Variables are data containers which, as the name implies, can get their data changed through assignment operations. If you want to store some data, you'll use a variable. The basic syntax is:

var/myVariable = initialValue

where var is the keyword telling the compiler we're defining a new variable.

myVariable is the variable's name, which cannot be a reserved word like var as we said previously.

= initialValue is used to assign an initial value to the variable. This is optional, and if omitted, the variable's value will be null, a special value that means the variable holds nothing.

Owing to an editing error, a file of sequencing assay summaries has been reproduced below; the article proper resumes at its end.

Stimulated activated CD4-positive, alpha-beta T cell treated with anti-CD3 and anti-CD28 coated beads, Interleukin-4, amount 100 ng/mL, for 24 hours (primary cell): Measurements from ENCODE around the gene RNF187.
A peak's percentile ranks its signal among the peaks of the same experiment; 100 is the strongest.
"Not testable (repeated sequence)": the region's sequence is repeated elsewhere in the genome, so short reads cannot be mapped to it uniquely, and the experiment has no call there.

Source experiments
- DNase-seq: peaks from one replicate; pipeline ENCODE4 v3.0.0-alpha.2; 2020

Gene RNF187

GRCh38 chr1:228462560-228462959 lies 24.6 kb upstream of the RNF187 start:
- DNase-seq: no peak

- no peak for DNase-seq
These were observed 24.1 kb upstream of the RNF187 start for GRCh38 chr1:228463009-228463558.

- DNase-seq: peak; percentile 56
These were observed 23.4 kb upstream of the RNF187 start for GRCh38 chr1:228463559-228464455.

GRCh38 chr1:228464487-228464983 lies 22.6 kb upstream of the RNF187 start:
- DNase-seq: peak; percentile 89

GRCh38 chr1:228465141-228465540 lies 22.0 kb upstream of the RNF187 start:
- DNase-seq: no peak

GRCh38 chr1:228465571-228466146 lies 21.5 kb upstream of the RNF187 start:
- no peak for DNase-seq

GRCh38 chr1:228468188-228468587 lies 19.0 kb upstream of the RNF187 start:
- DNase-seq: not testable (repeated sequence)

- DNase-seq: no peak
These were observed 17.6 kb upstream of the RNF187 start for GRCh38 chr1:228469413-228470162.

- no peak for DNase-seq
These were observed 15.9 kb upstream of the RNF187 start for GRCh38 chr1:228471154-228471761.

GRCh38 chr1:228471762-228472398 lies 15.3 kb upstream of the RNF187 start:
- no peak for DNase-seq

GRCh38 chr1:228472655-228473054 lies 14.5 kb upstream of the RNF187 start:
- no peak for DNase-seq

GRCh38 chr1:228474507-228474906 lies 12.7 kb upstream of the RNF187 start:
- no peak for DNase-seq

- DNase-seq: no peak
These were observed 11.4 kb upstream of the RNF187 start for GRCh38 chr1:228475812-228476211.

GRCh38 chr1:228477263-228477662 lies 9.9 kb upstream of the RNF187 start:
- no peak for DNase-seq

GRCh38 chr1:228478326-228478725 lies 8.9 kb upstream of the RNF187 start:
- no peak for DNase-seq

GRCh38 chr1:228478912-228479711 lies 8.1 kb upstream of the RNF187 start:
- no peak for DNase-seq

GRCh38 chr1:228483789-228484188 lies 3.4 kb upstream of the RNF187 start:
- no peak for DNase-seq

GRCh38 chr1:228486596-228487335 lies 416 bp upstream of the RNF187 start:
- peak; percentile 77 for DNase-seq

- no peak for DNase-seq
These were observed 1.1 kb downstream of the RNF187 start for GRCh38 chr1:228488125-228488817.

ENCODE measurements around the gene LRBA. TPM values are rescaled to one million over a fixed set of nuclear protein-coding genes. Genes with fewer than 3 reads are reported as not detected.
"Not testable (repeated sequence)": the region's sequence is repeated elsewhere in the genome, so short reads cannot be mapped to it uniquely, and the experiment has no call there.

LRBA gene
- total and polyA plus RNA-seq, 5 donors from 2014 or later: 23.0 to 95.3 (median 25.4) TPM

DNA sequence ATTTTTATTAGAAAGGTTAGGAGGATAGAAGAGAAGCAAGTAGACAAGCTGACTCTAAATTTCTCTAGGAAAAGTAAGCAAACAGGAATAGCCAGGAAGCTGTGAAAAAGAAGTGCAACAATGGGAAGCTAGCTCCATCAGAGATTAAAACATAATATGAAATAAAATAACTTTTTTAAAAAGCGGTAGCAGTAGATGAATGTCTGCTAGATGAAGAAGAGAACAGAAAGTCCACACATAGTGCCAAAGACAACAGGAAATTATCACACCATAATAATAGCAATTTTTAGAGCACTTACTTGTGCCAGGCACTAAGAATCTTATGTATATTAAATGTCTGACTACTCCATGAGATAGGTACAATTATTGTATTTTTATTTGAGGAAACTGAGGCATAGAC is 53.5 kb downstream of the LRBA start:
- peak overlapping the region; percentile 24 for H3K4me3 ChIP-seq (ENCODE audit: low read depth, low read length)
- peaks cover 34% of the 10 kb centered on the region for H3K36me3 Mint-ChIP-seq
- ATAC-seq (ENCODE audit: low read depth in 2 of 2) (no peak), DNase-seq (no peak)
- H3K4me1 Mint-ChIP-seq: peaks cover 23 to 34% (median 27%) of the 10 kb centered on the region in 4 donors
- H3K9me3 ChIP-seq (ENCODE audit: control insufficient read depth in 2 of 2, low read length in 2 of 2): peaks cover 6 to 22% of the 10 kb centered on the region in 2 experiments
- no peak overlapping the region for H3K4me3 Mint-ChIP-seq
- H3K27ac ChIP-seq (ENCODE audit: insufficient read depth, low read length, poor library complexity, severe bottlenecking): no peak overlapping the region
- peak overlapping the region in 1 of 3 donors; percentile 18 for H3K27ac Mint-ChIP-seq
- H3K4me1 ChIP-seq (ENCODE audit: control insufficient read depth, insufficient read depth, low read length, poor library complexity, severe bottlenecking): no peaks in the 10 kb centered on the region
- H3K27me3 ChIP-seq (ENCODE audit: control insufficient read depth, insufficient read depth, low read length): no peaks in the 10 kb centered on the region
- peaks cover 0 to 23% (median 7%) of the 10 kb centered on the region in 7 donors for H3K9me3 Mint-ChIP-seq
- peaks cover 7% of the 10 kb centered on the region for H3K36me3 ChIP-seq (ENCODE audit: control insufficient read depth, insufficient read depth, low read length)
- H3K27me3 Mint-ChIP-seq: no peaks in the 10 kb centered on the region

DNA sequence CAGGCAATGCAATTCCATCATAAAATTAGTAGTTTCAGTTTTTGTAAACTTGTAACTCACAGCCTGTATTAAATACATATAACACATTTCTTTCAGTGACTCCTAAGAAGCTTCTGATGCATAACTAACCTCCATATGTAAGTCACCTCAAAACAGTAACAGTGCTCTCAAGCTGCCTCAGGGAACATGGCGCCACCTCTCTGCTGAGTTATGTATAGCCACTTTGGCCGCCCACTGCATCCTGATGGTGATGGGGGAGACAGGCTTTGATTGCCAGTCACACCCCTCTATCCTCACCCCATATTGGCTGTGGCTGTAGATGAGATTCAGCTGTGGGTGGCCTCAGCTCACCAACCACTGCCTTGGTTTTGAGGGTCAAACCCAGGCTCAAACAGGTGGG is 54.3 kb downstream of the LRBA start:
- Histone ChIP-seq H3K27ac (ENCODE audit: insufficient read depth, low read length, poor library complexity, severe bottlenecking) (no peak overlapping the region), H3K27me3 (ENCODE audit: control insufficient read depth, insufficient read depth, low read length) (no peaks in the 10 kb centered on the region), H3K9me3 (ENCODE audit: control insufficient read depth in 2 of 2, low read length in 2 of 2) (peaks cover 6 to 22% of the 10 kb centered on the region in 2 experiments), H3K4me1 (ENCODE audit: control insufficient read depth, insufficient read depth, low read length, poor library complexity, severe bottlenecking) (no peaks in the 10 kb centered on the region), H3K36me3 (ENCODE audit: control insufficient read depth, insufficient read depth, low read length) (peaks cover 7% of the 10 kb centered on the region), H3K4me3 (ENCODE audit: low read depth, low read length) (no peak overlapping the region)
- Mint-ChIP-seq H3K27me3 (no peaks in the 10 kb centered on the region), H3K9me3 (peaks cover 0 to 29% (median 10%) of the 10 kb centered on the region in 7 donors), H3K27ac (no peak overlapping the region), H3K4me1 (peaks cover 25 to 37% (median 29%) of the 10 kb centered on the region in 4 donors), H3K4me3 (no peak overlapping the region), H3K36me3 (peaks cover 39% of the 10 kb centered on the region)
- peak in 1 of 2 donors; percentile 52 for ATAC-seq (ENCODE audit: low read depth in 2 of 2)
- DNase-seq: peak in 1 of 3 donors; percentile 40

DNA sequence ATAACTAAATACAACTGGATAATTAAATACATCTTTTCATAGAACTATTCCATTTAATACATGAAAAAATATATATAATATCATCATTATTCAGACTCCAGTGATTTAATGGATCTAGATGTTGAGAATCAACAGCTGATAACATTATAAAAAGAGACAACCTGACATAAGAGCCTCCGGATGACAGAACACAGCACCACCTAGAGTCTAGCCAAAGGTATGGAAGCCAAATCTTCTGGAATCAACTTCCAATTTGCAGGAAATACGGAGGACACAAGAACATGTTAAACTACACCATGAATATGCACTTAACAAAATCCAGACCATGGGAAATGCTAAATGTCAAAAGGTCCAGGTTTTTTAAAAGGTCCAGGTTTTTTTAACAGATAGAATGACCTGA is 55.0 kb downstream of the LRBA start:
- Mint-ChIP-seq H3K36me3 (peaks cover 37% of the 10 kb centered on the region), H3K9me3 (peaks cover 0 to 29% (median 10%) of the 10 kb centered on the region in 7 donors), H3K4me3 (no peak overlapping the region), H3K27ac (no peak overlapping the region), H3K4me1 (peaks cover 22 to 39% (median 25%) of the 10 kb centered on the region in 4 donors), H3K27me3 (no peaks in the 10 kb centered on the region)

A key difference in other languages, like C, is that primitive variables don't need the user to define their type, which means you can do

var/myVar = "Hello World"
myVar = 1

without any sort of error. Even though this will work with any sort of var type, we will see futher on that it can cause issues when our variables hold objects and we try to access its methods or such, but we'll expand on this later.


Try using a combination of a variable and a world << "x" statement to output the text "DMBE" to the chat window.